The Other Crowd are dangerous and unpredictable in many ways, and so can witches be, which is what we see when we look at history; because anyone who worked outside of what was deemed the proper social order was a wild card as far as that social order was concerned. In Old Irish the Good Folk are called 'túathgeinte', literally leftwards or northwards people, with túath having connotations of evil, wicked, and of motion to the north instead of the luckier and more beneficent rightward/southward motions. In exactly the same context we have the words túathaid - person with magical powers - and túaithech - witch, or magic worker. In both cases the concepts are directly linked with the idea that dessel, with the sun, righthandwise, was lucky and fortuitous while túathal or túathbel, against the sun, lefthandwise, was unlucky and related to ill-luck and confusion. Both fairies and some witches(3) then went against the right order, turning against the sun instead of with it.

The magic of the Good Neighbors that was taught to these witches - what I in modern practice call Fairy Witchcraft - was about empowering the powerless and giving the witch a way to meet their own needs and to ensure their own safety. It was knowledge and magic that removed the person, to some degree, from human society and this removal made them dangerous because it realigned their allegience in unpredictable ways. This is magic that is meant to effect real change for the benefit of the witch, not necessarily for some nebulous greater good. There was - is - a cost, of course, because there is always a cost in dealing with Themselves, and sometimes that cost was heavy. But it gave and gives hope to people who were suffering and hopeless, and offers control to those who otherwise are at the mercy of others.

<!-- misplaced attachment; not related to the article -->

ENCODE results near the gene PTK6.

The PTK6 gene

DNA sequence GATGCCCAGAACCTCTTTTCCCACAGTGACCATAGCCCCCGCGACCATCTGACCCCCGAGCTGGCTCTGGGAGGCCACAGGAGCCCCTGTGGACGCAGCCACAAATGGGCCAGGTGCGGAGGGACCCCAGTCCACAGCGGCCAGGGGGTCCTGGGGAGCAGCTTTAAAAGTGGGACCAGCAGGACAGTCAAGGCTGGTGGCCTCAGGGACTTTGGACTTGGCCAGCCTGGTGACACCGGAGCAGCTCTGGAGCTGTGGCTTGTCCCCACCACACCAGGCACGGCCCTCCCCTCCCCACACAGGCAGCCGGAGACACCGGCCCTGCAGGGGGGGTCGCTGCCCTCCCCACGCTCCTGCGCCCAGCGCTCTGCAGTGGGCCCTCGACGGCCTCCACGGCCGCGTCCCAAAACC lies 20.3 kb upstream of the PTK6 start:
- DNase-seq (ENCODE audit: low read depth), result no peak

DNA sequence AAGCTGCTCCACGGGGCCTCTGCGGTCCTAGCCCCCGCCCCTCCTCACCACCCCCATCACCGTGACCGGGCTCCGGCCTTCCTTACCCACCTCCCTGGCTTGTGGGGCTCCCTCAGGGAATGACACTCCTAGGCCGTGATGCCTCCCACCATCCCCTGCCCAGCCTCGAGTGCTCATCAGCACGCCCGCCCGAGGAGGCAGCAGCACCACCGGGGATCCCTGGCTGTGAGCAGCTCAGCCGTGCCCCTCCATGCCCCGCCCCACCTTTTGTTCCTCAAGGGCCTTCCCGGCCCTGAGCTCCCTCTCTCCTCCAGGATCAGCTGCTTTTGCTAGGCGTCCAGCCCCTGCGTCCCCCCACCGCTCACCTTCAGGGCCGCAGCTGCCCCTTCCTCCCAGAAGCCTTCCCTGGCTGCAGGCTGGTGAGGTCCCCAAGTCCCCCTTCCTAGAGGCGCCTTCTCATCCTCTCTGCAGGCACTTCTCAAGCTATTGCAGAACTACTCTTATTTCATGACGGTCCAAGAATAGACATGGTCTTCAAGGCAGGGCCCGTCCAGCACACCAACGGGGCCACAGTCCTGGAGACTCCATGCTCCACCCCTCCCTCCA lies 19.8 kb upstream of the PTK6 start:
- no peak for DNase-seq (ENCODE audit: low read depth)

Walking with the sun, righthandwise, is trusting the system, whether that system is religion or something else, to bless you and take care of you because you are walking the expected way, the well-worn way. Walking against the sun, lefthandwise, is taking your fate in your own hands and disrupting that system, going against that order; it is walking with the Other Crowd into danger and uncertainty because you believe ultimately the knowledge you gain there is the greater blessing. Fairies and witches have a long history together, and it is all dangerous magic. 
Which is exactly as it should be, because dangerous magic gets things done in the end.

"Come, heart, where hill is heaped upon hill,
For there the mystical brotherhood
Of hollow wood and the hilly wood
And the changing moon work out their will."

 - W. B. Yeats, 'Into the Twilight'

1 understand however that these terms are fluid and one person's cunningman was another person's witch, perspective being everything in these cases.
2 not that the Brahan Seer was a witch, necessarily, but some stories do say that it was from the fairies he got his famous seeing stone, and certainly some say that Biddy Early could look into her blue bottle and see things.
3 there are multiple words in Old Irish that mean witch, and it should be understood that túaithech is only one and has particular connotations not seen in the others. I have discussed this in a previous blog 'Nuances of the word 'Witchcraft' and 'Witch' in Old Irish'

Further Reading:
Tam Lin (1997) Child Ballad 39A
Harvard Classics (1914) Volume 40: Engish Poetry I: from Chaucer to Gray
Linton, E., (1861) Witch Stories
Pitcairn, R., (1843) Ancient Criminal Trials in Scotland, vol 1, part 3